The Civil Rights movement was fraught with anger and violence. It divided our nation in the 1950’s and 1960’s. The decision to end the “separate but equal” doctrine, which was anything but, led to forced desegregation and changes many refused to accept.
In 1961 white and black activists known as Freedom Riders took Greyhound buses all along the southern interstate highways in order to integrate buses. They were greeted by mobs armed and ready to fight.
Furious with the new laws a few southern segregationists came up with a way to retaliate and tricked hundreds of Black Americans into moving up North. It was called the “reverse Freedom Riders.” One lady described the day she had been told she and her nine children would be welcomed into a better life.
After three days on a Greyhound bus, Lela Mae Williams was just an hour from her destination—Hyannis, Massachusetts—when she asked the bus driver to pull over. She needed to change into her finest clothes. She had been promised the Kennedy family would be waiting for her.
It was late on a Wednesday afternoon, nearly 60 years ago, when that Greyhound bus from Little Rock, Ark., pulled into Hyannis. It slowed to a stop near the summer home of President John F. Kennedy and his family. When the doors opened, Lela Mae and her nine youngest children stepped onto the pavement.
Reporters’ microphones pointed at her, their cameras trained on her family. The photographs in the next day’s newspaper show Lela Mae looking immaculate. In an elegant black dress, a triple string of pearls and a white hat, she was dressed to start a new life.
“She was going to have a job, and she was going to be able to support her family,” one of Lela Mae’s daughters, Betty Williams, remembered in a recent interview. Before coming north to Massachusetts, Lela Mae had been promised a good job, good housing and a presidential welcome.
But President Kennedy was not there to meet her. And there was no job or permanent housing waiting for her in Hyannis. Instead, Lela Mae and the others were unwitting pawns in a segregationist game.
That cruelty and willingness to use others has once again reared its ugly head.
The governors of Texas, Florida and our own state, Arizona, decided they have the right to lie to innocent immigrants and trek them across the country to be dumped at the doorstep of cities unprepared and unaware they are even coming.
That’s not what our country stood for when my great great grandfather came here at the turn of the 19th century to escape persecution because they were Jews. He then worked to bring in the next family member, who then joined forces to bring in the next. . .Until our entire family could live the American dream. It’s a story passed down as a reminder of what we owe our ancestors and this nation. “Chain migration” brought a huge portion of us here.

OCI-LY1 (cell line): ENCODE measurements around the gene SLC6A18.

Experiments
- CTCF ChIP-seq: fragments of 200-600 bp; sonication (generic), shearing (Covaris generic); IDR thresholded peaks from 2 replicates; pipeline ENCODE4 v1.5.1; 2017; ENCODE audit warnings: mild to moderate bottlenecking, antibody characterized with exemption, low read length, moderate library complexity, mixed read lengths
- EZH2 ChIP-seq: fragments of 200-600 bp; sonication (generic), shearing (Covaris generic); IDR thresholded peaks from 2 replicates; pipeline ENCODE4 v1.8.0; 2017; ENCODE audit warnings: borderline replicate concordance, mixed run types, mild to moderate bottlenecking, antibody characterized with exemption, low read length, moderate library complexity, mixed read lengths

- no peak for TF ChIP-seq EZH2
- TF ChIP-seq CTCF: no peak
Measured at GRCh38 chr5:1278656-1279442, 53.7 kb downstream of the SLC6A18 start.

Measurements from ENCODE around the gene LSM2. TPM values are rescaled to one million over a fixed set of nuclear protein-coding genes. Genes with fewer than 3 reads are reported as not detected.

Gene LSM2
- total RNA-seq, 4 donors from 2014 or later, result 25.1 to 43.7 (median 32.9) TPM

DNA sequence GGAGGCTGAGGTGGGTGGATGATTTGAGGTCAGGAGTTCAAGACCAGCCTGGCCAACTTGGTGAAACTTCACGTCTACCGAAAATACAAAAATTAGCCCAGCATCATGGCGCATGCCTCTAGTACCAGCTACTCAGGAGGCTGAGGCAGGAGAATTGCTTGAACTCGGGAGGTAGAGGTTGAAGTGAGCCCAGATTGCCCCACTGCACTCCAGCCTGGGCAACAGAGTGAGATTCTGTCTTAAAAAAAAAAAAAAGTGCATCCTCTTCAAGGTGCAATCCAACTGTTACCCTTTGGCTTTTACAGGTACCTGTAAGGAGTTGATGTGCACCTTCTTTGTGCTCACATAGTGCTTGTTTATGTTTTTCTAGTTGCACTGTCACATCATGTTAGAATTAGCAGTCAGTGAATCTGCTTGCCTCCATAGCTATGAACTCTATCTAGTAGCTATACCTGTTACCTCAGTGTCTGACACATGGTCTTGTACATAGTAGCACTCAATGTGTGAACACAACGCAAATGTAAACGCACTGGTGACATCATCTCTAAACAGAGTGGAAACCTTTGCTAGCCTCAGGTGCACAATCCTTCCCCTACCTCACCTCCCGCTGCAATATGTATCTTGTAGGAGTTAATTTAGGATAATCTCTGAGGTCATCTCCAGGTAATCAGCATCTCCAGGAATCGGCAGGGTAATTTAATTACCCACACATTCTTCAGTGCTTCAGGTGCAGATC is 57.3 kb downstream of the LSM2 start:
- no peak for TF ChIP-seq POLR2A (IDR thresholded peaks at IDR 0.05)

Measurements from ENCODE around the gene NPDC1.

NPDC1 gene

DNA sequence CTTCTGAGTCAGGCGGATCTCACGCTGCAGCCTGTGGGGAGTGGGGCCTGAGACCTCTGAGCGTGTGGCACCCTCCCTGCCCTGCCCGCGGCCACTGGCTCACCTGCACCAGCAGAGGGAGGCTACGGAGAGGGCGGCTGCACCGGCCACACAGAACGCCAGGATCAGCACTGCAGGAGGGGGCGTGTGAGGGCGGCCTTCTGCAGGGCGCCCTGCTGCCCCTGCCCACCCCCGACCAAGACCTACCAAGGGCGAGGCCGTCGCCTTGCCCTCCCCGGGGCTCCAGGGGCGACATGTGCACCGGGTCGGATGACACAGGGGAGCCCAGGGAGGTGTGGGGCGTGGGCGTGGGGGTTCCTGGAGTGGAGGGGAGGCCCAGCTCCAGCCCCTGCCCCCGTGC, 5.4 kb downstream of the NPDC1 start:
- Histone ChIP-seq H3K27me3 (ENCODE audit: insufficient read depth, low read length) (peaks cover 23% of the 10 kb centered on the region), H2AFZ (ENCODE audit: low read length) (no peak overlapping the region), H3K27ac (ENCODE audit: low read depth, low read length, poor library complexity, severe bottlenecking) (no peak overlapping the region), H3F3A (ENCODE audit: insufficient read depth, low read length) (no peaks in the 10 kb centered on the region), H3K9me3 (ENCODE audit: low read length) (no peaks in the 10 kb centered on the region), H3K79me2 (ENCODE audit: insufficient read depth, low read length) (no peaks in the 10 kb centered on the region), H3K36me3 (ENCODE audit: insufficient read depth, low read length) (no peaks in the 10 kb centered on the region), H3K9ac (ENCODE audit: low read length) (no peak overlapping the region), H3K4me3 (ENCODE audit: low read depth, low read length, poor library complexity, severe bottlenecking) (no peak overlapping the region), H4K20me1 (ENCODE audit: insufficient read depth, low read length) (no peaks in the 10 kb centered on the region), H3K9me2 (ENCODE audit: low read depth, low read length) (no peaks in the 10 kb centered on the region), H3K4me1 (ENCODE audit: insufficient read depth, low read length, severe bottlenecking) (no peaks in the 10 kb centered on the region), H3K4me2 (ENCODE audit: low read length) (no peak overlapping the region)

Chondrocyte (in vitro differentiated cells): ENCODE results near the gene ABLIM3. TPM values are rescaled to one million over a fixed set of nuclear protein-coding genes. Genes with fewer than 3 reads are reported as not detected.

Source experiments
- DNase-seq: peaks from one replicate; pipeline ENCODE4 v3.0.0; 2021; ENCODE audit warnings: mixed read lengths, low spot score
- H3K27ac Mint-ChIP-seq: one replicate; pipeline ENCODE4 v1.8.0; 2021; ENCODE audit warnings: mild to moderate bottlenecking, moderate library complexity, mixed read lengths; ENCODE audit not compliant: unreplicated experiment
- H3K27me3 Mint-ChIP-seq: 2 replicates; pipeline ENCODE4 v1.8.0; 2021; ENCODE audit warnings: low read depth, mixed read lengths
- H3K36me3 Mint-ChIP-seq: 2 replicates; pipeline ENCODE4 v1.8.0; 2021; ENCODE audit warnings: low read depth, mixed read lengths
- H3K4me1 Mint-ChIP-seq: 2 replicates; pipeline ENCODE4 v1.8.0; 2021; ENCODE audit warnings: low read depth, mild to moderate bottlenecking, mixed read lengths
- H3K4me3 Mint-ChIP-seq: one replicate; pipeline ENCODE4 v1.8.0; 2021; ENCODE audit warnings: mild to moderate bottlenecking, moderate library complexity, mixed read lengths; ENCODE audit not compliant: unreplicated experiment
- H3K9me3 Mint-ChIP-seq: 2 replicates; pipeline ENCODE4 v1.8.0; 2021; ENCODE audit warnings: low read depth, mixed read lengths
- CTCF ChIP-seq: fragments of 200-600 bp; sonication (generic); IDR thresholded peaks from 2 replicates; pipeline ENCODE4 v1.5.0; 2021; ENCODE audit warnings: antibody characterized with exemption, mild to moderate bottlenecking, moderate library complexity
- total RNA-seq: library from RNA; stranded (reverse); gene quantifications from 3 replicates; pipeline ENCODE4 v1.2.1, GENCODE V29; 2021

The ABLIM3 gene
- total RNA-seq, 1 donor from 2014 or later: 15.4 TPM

It’s always been that hope and beacon of freedom we’ve shined to the world that has drawn others, often at great risk to themselves, to our borders.
But these powerful Governors decided to use their states budgets, the people’s money, and ship immigrants to cities favorable to their plight, or dump them in front of the Vice President’s home to make a point. They offered money and claimed jobs, homes, support and opportunities awaited their arrival.
They did not notify the cities the immigrants were coming.
They notified Fox and had cameras waiting to film their confusion, anguish and heartache when learning it was a ruse. Nothing they had been told was real.
They are in this country legally.
They jumped through all the hoops necessary to stay.
And yet two powerful men felt they had the right to treat them shamelessly and potentially illegally. High jacking and deceiving innocent infants and adults.
One man from Venezuela said he walked through 10 different countries until he ended up in Texas. There a “refugee association put us on a plane to Boston where they told us we’d find work and housing. Then they sent us to a place called Martha’s Vineyard.”
But when they got to Martha’s Vineyard, instead of ignoring, shunning or turning their backs, the community came out in droves to welcome the lost and scared souls. Florida Governor DeSantis couldn’t appreciate Martha’s Vineyard magnificent blend of multinational cultures. Local high school students acted as translators and helped the people to assimilate and find places to stay before other arrangements could be made. The response was so overwhelming they had to turn away food and offers for boarders.
Immigration issues aren’t easy. Ensuring it’s done in an equitable, orderly, and safe manner takes effort, time and diligence. All states should participate. But we made a promise. One etched proudly on the Statue of Liberty,
Not like the brazen giant of Greek fame,
With conquering limbs astride from land to land;
Here at our sea-washed, sunset gates shall stand
A mighty woman with a torch, whose flame
Is the imprisoned lightning, and her name
Mother of Exiles. From her beacon-hand
Glows world-wide welcome; her mild eyes command
The air-bridged harbor that twin cities frame.
“Keep, ancient lands, your storied pomp!” cries she
With silent lips. “Give me your tired, your poor,
Your huddled masses yearning to breathe free,
The wretched refuse of your teeming shore.
Send these, the homeless, tempest-tost to me,
I lift my lamp beside the golden door!“
It’s what makes our country unique and great. We weren’t looking for the wealthy, educated and well connected. We wanted a haven for all who needed a home. Differing perspectives, history and backgrounds both unite and strengthen us.
We have always depended on immigrants for our prosperity, growth, diversity, economy and work force.
This isn’t how we treat human beings.